I am joined in this video by other awesome survivors who have found and benefited from the programs and women of Breast Friends.  Please take a look.  I am hoping to eventually write a book about my cancer journey and publicly speak about it, to inspire and motivate others to keep on fighting and kick cancer’s ass.

 

Wild Hearts Can’t Be Broken

A Thank You Letter to P!nk:

Thank you for being real.  Thank you for being open.  Thank you for being fierce.  Thank you for kicking ass and being an amazing artist.  Thank you for sharing your life as a mom and the truth of all sides of it.  Thank you for sharing the ups and down of your marriage and “True Love.”

In my head, we are friends.  I belt out your songs and think that one day we will share a bottle or three of wine and talk about our families.  Next week, on May 15th, I will sing and yell myself hoarse as you rock  and fly across the Moda Center in Portland.  I have lost count how many times I have seen you, mainly because I am old and have cancer brain, not because any of the concerts were forgettable.  All that I know is that I think you are tied with U2 for my number of most concerts by an artist, and I think that is pretty amazing company for both of you.

My Twitter and Instagram handles (@ineverlikedpink) have nothing to do with you.  I ADORE YOU!  It is all about me and my two time battle with breast cancer.  Five years ago, when I received my first diagnosis, I was not a pink girl.  I rarely wore, nor did I identify with the color pink in any way.  Other than my unabashed crush/love/admiration for you. When  you had Willow two months after I had my son Jackson, it made me love you more and I have enjoyed watching her grow, in a non-stalkerish way.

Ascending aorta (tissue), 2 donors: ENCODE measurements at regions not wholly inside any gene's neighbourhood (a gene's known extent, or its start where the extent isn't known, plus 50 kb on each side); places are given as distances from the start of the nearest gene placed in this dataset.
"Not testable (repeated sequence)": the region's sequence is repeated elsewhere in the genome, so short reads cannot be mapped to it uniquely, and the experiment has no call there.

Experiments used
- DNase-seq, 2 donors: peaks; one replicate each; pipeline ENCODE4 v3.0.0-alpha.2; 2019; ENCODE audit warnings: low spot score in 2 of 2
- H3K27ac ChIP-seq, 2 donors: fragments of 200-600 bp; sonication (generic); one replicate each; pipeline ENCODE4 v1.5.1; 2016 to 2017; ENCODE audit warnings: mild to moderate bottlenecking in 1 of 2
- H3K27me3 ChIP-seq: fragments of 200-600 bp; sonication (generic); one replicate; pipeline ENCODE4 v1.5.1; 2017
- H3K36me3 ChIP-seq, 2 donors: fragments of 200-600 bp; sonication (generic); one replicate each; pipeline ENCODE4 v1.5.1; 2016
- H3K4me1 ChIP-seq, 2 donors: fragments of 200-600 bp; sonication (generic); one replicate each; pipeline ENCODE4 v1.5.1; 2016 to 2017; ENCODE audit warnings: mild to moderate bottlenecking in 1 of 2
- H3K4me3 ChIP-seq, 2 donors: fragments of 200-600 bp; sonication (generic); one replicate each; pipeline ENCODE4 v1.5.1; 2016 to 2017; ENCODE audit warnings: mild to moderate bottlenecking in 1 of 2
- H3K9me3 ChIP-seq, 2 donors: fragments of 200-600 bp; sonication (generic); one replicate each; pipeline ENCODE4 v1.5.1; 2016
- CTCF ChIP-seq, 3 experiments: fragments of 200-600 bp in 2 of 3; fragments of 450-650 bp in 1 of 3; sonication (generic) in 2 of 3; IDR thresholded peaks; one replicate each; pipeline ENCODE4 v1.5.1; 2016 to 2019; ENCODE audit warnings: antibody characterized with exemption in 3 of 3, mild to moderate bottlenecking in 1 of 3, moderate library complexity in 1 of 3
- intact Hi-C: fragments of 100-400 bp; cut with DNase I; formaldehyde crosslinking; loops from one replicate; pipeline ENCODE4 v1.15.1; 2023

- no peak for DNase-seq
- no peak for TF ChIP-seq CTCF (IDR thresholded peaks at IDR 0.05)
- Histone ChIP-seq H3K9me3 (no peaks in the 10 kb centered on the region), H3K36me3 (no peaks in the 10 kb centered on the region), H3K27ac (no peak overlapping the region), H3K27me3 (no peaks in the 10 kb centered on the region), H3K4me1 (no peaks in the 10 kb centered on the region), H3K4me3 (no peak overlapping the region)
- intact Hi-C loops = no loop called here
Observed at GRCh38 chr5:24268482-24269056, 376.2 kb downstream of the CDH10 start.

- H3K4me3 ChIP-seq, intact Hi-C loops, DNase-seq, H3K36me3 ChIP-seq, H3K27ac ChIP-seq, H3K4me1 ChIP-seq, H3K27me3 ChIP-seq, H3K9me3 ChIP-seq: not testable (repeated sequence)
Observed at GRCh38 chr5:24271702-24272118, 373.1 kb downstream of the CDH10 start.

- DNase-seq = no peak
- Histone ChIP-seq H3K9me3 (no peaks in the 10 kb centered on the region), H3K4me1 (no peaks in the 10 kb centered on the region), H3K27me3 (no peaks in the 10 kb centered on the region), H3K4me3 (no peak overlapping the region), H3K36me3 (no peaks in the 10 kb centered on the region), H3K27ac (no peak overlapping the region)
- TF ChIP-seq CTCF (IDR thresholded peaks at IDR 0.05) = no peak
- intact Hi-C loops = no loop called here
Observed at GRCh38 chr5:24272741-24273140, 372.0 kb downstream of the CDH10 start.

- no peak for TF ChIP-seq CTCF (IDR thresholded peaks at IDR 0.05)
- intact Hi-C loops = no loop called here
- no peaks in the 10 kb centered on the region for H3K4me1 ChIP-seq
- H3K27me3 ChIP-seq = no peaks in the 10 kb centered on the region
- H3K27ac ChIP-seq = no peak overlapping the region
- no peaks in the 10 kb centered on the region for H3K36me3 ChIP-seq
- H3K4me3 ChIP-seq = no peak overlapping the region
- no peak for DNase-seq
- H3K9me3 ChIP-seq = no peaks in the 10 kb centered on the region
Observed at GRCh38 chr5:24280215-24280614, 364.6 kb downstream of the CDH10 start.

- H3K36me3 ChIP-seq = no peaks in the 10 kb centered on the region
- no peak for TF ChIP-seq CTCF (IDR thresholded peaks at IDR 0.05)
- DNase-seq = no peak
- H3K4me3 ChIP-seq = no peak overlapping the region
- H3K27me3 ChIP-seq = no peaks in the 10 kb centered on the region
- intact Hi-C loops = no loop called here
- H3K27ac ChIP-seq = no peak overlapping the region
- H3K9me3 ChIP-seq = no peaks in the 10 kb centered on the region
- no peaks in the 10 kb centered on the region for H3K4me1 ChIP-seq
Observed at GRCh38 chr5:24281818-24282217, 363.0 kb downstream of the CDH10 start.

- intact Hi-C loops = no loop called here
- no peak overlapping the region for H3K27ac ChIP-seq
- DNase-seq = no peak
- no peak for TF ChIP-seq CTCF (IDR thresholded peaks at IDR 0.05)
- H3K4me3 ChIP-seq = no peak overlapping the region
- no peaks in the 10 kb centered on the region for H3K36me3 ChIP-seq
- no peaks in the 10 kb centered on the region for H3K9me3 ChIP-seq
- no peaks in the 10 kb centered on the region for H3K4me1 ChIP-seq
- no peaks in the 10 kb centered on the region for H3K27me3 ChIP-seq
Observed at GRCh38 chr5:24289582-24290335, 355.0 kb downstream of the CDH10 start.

But anyway, you have been a part of my battle with cancer, and I wanted to thank you.  In the fall of 2012, I anxiously awaited the moment when the tickets went on sale for the Truth About Love Las Vegas show as we were making a weekend out of it with another couple.  Whew!  Good tickets secured, and I was just counting down the days.  Then in early December, I went in for a regular mammogram and heard the devastating news: I had breast cancer.  During my first visit to the oncologist as we discussed surgery and radiation options, one of the VERY first questions I asked her was: “I can still go to Las Vegas to see P!nk in concert, right?”  The answer was yes, and I saw you and sang my heart out 18 days after my lumpectomy.  I was exhausted the rest of the weekend, but you made it all worthwhile.  I had another surgery 9 days later, but I was still on a high after your show.

Fast forward to 2017, I received another breast cancer diagnosis and it became the worst year of my life.  I had a bilateral mastectomy, a full hysterectomy and an implant exchange for reconstruction.  I take daily medication which is extremely hard on my joints and muscles, and I am one big hot flash.  In the fall, I tried to take a part time job at my son’s school, but I could not be on my feet and had to quit.  I was a crying mess for days.  Then “Beautiful Trauma” came out. All of the songs are amazing, but when I heard “Wild Hearts Can’t be Broken” it spoke to my soul.  The first time I heard it, I let the words wash over me and then listened to it over and over.  It reminded me that I have fight in me, and I will not let the cancer and all of the shit that came with it break me down.